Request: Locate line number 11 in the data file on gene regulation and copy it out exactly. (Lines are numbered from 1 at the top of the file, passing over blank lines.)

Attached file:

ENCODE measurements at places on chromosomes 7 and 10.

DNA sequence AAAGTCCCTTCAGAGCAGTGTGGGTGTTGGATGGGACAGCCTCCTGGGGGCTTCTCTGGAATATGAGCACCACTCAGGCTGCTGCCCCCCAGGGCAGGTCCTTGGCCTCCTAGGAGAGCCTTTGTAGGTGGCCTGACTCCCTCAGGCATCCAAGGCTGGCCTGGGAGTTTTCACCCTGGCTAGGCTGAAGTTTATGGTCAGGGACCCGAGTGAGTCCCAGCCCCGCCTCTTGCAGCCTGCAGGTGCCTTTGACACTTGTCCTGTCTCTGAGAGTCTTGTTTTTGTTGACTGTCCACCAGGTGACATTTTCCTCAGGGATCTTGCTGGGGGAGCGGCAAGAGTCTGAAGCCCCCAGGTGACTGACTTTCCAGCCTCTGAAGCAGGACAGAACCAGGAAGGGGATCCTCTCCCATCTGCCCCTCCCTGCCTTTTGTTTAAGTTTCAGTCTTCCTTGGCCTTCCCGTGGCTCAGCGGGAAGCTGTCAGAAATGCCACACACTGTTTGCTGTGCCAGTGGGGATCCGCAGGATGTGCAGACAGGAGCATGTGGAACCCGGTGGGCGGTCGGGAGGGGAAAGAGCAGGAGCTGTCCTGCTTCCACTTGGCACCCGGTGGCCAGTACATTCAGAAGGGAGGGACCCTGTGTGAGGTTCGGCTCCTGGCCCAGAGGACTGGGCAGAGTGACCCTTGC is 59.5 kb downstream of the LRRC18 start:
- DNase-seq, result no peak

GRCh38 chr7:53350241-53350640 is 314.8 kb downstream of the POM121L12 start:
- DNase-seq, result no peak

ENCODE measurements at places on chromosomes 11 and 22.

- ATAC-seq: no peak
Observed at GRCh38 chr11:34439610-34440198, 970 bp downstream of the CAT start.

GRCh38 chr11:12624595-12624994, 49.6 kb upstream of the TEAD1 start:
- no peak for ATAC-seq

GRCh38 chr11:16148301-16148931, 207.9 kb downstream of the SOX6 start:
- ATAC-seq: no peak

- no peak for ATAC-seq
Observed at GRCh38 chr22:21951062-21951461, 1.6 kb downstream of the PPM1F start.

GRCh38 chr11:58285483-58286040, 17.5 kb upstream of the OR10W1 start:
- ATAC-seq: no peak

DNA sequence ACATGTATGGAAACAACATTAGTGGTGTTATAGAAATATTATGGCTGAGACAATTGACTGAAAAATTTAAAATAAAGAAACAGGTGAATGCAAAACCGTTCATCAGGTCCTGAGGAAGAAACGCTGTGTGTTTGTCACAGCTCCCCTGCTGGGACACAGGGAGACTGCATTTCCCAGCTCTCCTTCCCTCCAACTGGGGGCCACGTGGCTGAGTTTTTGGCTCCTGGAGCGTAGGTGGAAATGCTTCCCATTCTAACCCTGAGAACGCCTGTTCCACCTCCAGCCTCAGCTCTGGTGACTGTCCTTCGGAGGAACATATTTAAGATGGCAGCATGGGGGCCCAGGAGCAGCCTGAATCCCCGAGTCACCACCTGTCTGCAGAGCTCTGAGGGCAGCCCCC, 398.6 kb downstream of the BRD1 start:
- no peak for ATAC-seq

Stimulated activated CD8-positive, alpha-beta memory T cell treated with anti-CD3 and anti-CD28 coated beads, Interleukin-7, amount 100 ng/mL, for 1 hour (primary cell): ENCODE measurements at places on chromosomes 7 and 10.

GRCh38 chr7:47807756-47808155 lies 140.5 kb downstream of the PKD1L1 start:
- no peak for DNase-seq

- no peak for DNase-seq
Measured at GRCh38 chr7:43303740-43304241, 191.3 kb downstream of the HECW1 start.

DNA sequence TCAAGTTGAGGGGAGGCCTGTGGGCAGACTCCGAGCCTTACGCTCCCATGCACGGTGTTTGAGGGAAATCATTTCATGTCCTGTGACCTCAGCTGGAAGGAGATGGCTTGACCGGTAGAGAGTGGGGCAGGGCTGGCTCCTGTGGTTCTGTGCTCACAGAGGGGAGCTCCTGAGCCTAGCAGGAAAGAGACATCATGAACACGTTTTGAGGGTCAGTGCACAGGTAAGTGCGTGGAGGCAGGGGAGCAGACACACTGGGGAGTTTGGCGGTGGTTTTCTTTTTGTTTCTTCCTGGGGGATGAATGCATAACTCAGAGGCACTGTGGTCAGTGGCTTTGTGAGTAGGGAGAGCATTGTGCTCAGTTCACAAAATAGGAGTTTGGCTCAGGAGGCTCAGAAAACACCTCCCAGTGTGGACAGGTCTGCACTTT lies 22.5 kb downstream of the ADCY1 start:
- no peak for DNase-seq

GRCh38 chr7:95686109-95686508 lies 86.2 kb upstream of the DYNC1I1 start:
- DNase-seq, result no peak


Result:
GRCh38 chr11:16148301-16148931, 207.9 kb downstream of the SOX6 start: